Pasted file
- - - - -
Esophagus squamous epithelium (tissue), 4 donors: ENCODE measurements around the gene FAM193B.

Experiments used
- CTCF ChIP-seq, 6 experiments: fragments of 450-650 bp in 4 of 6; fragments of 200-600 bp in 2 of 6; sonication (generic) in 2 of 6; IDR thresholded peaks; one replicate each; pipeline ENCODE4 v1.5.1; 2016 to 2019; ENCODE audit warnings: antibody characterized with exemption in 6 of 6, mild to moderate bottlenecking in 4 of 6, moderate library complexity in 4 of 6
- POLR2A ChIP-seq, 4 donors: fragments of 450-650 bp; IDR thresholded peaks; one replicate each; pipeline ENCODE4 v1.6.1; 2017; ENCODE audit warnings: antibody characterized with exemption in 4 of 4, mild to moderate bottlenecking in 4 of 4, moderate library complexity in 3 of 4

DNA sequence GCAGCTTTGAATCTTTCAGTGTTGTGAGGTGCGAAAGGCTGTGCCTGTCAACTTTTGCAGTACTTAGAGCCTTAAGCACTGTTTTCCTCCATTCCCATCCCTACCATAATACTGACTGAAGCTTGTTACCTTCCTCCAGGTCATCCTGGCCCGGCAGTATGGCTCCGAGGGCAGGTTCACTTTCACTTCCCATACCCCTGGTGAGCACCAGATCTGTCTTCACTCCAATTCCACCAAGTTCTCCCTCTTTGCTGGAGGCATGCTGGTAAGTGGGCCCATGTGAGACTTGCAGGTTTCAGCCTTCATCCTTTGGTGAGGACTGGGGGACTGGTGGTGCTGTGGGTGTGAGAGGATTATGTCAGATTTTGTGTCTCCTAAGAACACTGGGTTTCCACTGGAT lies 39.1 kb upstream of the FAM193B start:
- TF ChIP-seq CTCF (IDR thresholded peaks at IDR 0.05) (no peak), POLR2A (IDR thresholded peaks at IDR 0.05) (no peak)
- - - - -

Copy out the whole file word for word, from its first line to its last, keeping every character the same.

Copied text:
Esophagus squamous epithelium (tissue), 4 donors: ENCODE measurements around the gene FAM193B.

Experiments used
- CTCF ChIP-seq, 6 experiments: fragments of 450-650 bp in 4 of 6; fragments of 200-600 bp in 2 of 6; sonication (generic) in 2 of 6; IDR thresholded peaks; one replicate each; pipeline ENCODE4 v1.5.1; 2016 to 2019; ENCODE audit warnings: antibody characterized with exemption in 6 of 6, mild to moderate bottlenecking in 4 of 6, moderate library complexity in 4 of 6
- POLR2A ChIP-seq, 4 donors: fragments of 450-650 bp; IDR thresholded peaks; one replicate each; pipeline ENCODE4 v1.6.1; 2017; ENCODE audit warnings: antibody characterized with exemption in 4 of 4, mild to moderate bottlenecking in 4 of 4, moderate library complexity in 3 of 4

DNA sequence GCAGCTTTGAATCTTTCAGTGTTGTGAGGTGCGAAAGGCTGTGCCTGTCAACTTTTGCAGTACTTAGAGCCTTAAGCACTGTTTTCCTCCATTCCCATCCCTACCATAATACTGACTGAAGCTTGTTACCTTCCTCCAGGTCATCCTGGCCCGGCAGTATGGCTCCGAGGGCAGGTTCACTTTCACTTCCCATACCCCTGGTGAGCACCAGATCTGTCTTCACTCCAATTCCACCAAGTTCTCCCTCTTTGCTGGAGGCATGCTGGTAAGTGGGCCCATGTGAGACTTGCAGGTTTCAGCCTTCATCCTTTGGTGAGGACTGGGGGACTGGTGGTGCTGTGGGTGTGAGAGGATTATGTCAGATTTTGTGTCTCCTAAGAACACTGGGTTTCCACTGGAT lies 39.1 kb upstream of the FAM193B start:
- TF ChIP-seq CTCF (IDR thresholded peaks at IDR 0.05) (no peak), POLR2A (IDR thresholded peaks at IDR 0.05) (no peak)